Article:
I’ve been lucky enough to have amazing senior people take chances on me throughout my career, and hire me even though I didn’t quite fit the standard job spec.

And so now I’m a firm believer that when you spot someone determined to learn and who has a real passion for what they do, you need to get them on your team.

So I’ve hired people who absolutely haven’t fitted the spec and have raised a few eyebrows at meetings, but they’ve flourished.

A lot of the agency initiatives I’ve come up with have been about helping them learn and develop their skills too.

“Also, in the same way I’ve had a lot of change in my career, I think variety helps creatives too.”

As well as not getting bored, variety also stretches us as creatives, gets us to think differently, spot and solve problems in unexpected and excited ways, and helps us love where we work even more.

Let’s talk about work that works. What’s catching your eye out there at the moment?

Okay, I’m going to blow our own trumpet now as our latest campaign for Champagne Lanson has just launched. Our specially designed tennis-themed neoprenes and ads celebrate the brand’s 40-year collaboration with Wimbledon. I’m especially chuffed as not only is Lanson an incredible brand to work on, but the concepts were a true collaboration between everyone at Pilgrim and one of my favourite clients.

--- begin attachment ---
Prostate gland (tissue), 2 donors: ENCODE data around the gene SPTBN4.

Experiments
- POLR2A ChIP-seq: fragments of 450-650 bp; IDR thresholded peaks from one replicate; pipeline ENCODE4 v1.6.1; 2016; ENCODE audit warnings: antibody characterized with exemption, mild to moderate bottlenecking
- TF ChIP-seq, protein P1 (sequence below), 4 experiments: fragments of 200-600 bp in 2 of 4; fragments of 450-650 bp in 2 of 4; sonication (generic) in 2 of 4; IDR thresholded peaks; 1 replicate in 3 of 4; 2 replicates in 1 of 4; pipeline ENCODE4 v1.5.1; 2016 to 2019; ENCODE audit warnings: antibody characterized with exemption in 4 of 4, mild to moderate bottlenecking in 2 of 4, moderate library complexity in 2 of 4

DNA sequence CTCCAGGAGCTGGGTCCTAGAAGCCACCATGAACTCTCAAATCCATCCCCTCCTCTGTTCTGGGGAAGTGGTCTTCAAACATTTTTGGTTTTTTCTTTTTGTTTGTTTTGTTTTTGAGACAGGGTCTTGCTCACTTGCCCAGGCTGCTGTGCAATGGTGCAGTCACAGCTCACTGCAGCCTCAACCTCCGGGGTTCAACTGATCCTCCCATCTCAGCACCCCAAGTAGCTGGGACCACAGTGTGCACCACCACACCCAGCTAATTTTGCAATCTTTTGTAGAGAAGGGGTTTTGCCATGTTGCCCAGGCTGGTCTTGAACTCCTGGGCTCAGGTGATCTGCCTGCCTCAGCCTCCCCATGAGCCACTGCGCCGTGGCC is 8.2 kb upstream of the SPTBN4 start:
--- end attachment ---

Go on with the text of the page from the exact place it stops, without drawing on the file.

But there have been heaps of incredible campaigns recently. JKR’s Heinz Beans limited edition cans and installation was stunning – a great idea, flawlessly executed. Tesco’s ‘food love stories’ just keep getting better and better. The whole campaign has a real charm to it and keeps drawing me in – I’ve even tried a few recipes. The McVities campaign is still a winner in my book. Kittens and chocolate – what’s not to love? But my benchmark for brilliance still has to be the Vinnie Jones British Heart Foundation ad by Grey.

Yes, it’s been around a while but I can’t tell you how many times I’ve watched its sneakily educational brilliance. Pure genius.

Great work deserves rewards. So what about industry awards? What do they mean to you?

I’m a firm believer in industry awards. While great creatives are really motivated by doing great work for great clients, recognition through awards add an extra shine to a job well done.

Have you heard of the DMA Awards?

Absolutely! As well as having an incredible range of categories, the DMA Awards also place emphasis on really looking at the results of a campaign. As a new agency, I know we’ll need to bring our creative a-game as well as proving any campaign’s success when we do enter – it’s a challenge Pilgrim’s more than ready for.

Hear more from the DMA

Please login to comment.